Barnyard grass is a nuisance weed that occurs in many nurseries, landscapes, and turf fields. It is an annual grassy weed that germinates in warm soil, winter grains or grain crops and will become highly competitive. Barnyard grass produces edible seeds that can be ground into flour and used to make mush or bread.
Barnyard grass is a characteristically ugly weed that invades your lawn in the summer to deplete it of nitrogen and other nutrients.
Table of Contents
Barnyard grass plant profile
|Scientific name||Echinochloa crus-galli|
|Family||Poaceae (grass family)|
|Plant type||Summer annual|
Common names include:
- barnyard millet
- cockspur grass
- common barnyard grass
- panic grass
- water grass
Barnyard grass or E. crus galli identification
Typically, this weed is a robust, tufted, annual grass with stems that branch from the base, are flattened, and spread over a wide area. Usually hairless, green leaf blades measure 6-15 mm (1/4-1/2 in.), 5-50 cm (2-20 in.), flat or v-shaped, keeled below, and rough or smooth above.
Barnyard grass does not have a ligule (membrane connecting the leaf to the leaf sheath) or auricles. It has numerous green to purple spikelets located on branches of the flowering stem, and each spikelet consists of one floret and two empty long-awned glumes. The plant produces approximately 7,200 seeds per plant and prefers warm, moist soil.
Barnyard grass is closely related to junglerice and looks similar to it, except that it lacks the purplish bands that distinguish junglerice leaves from other grasses.
Why is barnyard grass a problem?
Often difficult to harvest due to its tough, fibrous nature, this weed interferes with harvesting equipment, especially when harvesting dry beans and potatoes. It can also reduce yields in most crops. Compared with wild oats, this weed is less competitive but again more competitive than green foxtail.
Barnyard grass is capable of rooting at the nodes and has the ability to re-establish itself following light cultivation. If you are using a minimum-tillage program or direct seeding with sweeps, barnyard grass may not be controlled by tillage, and your weed control strategy will need to be adjusted accordingly.
In its mature form, the plant grows higher than rice, competing for sunlight and nutrients from the soil. It is considered to be the principal weed of rice in the world.
Barnyard grass is hated throughout the world for its ability to mature in less than 42 days and produce as many as 40,000 seeds on each plant. It is a serious problem in rice fields, where one plant per square foot reduces production by 25% and corn yields by 20%.
Despite its preference for damp locations, it is not bothered by elevation and is capable of growing to a height of 5,000 feet, so it can haunt your garden or lawn in most places.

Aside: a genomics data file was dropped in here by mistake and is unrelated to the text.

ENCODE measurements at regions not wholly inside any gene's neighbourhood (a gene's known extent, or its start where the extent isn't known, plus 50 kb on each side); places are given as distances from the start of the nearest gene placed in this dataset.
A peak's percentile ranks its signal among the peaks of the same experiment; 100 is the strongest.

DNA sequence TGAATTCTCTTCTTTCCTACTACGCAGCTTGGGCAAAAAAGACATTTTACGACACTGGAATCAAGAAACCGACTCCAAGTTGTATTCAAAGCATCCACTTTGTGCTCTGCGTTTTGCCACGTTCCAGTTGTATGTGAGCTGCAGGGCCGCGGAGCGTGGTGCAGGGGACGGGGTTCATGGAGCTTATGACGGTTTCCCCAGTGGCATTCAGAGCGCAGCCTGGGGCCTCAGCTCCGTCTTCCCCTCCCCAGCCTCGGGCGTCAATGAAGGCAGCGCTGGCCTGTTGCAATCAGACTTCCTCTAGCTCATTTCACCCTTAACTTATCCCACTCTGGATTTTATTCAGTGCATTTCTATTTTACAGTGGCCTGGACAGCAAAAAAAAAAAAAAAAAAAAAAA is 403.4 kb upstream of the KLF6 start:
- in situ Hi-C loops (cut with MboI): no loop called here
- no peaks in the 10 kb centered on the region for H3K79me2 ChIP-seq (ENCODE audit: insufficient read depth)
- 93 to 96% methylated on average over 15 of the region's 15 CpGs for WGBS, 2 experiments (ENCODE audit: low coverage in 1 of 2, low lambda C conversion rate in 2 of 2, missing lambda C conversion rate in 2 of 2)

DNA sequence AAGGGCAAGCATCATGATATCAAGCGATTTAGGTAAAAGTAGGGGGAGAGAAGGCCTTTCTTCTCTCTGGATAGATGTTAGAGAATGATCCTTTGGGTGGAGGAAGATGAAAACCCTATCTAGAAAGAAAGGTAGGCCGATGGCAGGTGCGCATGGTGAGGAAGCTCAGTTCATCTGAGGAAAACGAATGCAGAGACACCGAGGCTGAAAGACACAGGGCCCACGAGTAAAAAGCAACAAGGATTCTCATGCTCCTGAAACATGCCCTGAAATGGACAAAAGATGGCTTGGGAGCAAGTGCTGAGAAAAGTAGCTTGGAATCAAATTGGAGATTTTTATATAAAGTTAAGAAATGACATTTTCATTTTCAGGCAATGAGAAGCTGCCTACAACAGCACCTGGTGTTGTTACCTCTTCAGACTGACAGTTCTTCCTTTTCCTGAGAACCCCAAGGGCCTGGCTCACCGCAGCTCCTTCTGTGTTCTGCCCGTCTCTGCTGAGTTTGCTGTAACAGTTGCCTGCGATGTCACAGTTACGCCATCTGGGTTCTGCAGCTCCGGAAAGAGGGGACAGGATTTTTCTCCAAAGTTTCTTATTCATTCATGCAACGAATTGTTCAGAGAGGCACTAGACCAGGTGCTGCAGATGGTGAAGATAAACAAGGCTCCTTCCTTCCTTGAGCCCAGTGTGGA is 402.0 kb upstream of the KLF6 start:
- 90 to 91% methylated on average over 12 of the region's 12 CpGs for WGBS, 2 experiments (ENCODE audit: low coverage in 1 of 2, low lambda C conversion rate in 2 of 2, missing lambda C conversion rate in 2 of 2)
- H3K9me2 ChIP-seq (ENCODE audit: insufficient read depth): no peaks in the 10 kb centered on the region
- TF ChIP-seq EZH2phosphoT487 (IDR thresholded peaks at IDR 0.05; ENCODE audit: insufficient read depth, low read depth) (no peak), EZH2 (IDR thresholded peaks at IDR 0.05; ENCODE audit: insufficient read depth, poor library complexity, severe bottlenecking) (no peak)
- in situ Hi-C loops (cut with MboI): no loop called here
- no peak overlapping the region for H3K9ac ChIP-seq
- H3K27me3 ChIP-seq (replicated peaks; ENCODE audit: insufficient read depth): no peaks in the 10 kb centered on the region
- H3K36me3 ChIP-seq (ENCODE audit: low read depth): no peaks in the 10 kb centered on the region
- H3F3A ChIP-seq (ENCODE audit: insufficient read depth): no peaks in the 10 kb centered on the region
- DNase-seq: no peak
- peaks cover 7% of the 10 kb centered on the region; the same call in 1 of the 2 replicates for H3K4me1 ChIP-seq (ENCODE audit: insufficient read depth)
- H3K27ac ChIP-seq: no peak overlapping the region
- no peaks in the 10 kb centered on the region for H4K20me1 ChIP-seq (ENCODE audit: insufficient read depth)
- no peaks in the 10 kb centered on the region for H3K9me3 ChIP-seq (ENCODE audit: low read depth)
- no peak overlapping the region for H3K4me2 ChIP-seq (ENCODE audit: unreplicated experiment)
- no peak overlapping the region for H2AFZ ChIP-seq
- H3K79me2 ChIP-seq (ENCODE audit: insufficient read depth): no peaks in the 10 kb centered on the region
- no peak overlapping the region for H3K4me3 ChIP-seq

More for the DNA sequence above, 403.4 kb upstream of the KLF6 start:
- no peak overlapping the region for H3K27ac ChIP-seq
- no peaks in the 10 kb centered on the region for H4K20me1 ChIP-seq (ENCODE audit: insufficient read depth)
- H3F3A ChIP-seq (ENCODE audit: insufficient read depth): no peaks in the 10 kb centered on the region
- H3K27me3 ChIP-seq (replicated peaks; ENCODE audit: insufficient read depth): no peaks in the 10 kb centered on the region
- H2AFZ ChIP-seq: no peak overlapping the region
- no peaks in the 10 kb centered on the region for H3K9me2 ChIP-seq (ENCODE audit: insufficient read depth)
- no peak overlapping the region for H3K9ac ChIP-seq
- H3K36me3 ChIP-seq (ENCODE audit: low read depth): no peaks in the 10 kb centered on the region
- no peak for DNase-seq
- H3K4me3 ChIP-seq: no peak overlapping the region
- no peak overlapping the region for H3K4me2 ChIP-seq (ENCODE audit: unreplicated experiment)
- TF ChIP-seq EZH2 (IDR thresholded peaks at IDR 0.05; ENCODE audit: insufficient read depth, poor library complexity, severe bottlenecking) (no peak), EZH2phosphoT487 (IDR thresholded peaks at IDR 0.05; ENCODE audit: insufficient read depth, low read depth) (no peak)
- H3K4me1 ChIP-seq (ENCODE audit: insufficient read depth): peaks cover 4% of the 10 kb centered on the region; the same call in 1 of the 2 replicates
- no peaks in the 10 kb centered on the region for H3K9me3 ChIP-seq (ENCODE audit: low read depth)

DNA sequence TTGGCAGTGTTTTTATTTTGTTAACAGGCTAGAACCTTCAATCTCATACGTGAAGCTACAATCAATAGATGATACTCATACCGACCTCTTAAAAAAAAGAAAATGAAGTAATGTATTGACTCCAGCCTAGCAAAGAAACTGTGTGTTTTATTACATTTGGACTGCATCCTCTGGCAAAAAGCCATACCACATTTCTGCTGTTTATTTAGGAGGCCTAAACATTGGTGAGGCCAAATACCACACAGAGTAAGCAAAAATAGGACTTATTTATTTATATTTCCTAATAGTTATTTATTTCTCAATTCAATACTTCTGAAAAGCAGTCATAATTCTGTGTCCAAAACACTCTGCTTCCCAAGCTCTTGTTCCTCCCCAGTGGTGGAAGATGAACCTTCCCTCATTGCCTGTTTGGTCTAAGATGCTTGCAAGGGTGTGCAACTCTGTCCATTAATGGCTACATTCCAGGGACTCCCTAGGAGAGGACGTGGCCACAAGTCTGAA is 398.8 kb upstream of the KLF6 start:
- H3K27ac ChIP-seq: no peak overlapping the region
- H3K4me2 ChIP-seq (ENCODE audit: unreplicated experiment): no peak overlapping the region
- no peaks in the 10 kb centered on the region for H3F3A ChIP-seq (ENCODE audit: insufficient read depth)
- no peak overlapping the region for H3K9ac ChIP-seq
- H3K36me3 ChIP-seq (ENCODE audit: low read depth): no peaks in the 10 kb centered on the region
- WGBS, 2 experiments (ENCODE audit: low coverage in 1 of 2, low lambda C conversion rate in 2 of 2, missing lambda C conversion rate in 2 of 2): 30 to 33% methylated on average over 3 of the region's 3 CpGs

What is barnyard grass good for?
A barnyard grass plant propagates by seed, which has the capability of germinating for up to 13 years and is cultivated and used as hay.
Grazing cattle can consume fresh barnyard grass in pastures, whereas the seed of barnyard grass is an important source of food for songbirds and waterfowl and has been utilized for the nutrition of sheep in Australian drought mitigation programs.
Is barnyard grass toxic in any way?
It is important to note that barnyard grass contains nitrates, which can cause nitrate poisoning in horses if they ingest large quantities of it. In spite of the rarity of this type of poisoning, it can cause severe symptoms when it occurs.
Although toxic quantities of nitrates have been measured in barnyard grass, these are usually not a cause for concern.
Can you eat barnyard grass?
Like most grasses, barnyard grass produces edible seeds that can be ground into flour and used to make mush or bread.
Considering the size and abundance of these seeds, it is perhaps not surprising that the plant has at times been cultivated as a grain.
Where can you find barnyard grass?
Native to Europe and India, it is now found in temperate and tropical habitats between latitudes 50 N and 40 S.
It is regarded as a serious weed problem in 42 countries and is found in at least 27 more. Barnyard grass is widely distributed throughout North America, except for Alaska, the Northern tier of Canada, and Newfoundland.
Despite its preference for rich, wet soils and low to medium altitudes, barnyard grass is easy to find as it thrives in a variety of situations, including roadside areas.
How to use barnyard grass in the kitchen
Winnowed seeds of this grass can be used in many ways, including:
- as a staple grain
- ground into flour
This flour can be used like Japanese millet to make cereals, macaroni, and dumplings.
The young shoots are consumed as a vegetable, either raw or cooked. The seeds can be popped like popcorn. The seeds are roasted and used as a caffeine-free substitute for coffee.
In the Philippines, roots are boiled like tea to soothe indigestion.